Mark 13:8 Nation will rise against nation, and kingdom against kingdom. There will be earthquakes in various places, and famines. These are the beginning of birth pains.
A sudden build-up of Russian forces at a base in Syria is raising an alarm in the halls of power in the U.S. and Israel along with commanders at NATO.
The Russian naval base in Tartus has been flooded with new troops and units. Two tank landing ships arrived at the base along with four transport aircraft with various pieces of equipment. Russian aircraft have also been using a joint airbase in Latakia in northwestern Syria.
Officials within the Obama administration say they believe the Russian move has nothing to do with their stated goal of taking out ISIS, but keeping their ally Bashir al-Assad in power. Moshe Ya’alon, the Israeli defense minister, echoed the administration’s views.
“The Russians’ intentions are to keep Assad in power, not to fight ISIL,” one administration official told Bloomberg. “They’ve shown their cards now.”
Even the President has hinted he sees the situation the same way.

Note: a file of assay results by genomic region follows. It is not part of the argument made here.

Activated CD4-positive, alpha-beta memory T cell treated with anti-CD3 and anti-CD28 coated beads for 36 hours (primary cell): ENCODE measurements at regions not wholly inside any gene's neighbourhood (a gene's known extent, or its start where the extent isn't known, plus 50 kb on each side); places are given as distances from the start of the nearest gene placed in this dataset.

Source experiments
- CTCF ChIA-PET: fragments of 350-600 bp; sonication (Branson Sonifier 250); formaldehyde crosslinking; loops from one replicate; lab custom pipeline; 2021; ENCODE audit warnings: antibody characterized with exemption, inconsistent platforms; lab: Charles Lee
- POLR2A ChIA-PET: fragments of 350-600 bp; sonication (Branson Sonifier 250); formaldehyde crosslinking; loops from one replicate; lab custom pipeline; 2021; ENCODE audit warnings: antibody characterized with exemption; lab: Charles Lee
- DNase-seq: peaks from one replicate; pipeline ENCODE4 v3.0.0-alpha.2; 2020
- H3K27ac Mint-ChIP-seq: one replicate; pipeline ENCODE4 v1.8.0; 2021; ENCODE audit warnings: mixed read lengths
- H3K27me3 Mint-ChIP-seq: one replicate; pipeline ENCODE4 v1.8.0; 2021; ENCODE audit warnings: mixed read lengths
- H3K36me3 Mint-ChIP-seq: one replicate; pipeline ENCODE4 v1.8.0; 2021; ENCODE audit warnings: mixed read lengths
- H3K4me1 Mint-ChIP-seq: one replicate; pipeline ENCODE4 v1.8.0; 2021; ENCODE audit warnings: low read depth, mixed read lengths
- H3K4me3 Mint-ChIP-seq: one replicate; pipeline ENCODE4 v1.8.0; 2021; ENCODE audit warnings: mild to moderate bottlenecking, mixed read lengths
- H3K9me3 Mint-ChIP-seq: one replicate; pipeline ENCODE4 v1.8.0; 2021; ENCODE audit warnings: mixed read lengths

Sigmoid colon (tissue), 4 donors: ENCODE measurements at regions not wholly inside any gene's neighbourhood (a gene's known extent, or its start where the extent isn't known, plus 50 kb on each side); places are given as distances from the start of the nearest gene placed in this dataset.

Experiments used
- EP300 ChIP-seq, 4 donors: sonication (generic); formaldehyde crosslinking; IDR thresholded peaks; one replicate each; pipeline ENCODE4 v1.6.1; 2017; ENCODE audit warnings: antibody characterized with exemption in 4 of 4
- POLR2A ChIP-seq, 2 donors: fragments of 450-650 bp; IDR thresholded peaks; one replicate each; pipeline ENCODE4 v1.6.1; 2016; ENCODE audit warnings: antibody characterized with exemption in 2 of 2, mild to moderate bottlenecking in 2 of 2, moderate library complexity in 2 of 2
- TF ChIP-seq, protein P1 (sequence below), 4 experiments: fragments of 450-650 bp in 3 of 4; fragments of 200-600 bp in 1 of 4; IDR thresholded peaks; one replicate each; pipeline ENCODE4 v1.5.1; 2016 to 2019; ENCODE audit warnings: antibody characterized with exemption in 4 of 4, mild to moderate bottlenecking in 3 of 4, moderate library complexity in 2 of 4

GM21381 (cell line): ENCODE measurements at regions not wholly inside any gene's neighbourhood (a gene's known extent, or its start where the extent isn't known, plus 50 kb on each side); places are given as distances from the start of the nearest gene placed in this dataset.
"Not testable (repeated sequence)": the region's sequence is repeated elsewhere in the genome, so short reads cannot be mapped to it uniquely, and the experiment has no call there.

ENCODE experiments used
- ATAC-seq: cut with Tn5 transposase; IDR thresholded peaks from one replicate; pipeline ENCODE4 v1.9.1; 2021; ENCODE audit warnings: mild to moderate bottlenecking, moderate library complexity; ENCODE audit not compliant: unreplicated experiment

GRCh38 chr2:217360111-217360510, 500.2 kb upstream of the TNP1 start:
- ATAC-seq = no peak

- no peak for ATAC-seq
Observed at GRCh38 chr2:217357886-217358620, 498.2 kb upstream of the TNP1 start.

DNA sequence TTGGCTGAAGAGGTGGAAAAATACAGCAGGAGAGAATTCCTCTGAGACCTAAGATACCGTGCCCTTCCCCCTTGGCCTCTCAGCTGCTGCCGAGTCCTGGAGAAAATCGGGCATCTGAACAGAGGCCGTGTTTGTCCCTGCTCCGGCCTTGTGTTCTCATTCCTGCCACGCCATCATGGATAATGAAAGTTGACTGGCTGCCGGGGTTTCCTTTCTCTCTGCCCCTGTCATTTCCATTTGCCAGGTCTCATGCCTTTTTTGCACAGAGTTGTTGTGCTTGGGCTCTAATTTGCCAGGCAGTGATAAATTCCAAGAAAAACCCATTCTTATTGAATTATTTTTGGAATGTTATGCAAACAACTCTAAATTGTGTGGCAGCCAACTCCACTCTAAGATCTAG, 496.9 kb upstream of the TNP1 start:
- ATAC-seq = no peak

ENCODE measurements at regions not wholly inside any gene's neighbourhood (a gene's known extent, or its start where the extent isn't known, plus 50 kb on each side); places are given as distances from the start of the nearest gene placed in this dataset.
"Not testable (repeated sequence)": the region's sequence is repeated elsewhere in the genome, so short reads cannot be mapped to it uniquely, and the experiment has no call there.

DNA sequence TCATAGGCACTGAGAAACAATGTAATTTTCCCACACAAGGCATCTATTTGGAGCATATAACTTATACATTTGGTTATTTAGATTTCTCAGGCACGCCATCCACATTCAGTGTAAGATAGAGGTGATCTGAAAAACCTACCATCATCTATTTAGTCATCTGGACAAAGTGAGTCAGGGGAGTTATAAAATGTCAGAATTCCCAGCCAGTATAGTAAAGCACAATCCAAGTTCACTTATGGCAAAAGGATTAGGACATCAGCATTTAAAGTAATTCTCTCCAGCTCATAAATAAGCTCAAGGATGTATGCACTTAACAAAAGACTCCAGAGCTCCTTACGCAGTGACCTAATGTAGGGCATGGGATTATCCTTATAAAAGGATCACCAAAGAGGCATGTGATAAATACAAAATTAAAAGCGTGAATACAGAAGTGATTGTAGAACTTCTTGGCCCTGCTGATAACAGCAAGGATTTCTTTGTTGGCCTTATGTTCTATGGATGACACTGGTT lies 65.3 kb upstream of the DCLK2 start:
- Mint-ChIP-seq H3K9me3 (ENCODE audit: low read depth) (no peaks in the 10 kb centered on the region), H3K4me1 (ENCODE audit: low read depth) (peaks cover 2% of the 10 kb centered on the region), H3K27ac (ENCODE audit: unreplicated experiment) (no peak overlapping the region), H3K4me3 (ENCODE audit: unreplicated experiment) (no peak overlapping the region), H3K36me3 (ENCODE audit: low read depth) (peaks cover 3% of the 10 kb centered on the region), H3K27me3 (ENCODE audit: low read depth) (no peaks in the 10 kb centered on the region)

“I think they get a sense that the Assad regime is losing a grip over greater and greater swaths of territory inside of Syria [to Sunni jihadist militias] and that the prospects for a [Sunni jihadist] takeover or rout of the Syrian regime is not imminent but becomes a greater and greater threat by the day,” President Obama told the New York Times. “That offers us an opportunity to have a serious conversation with them.”
NATO’s Secretary General, Jens Stoltenberg, said Russia’s move destabilizes the situation.
“I am concerned about reports about the increased Russian military presence in Syria,” Stoltenberg told reporters during a visit to Prague. “That will not contribute to solving the conflict. I think it is important to now support all efforts to find a political solution to the conflict in Syria.”
Russian leaders are dismissing the concerns of the world. Russian Foreign Ministry spokeswoman Marie Zakharova called the concern “strange hysteria.”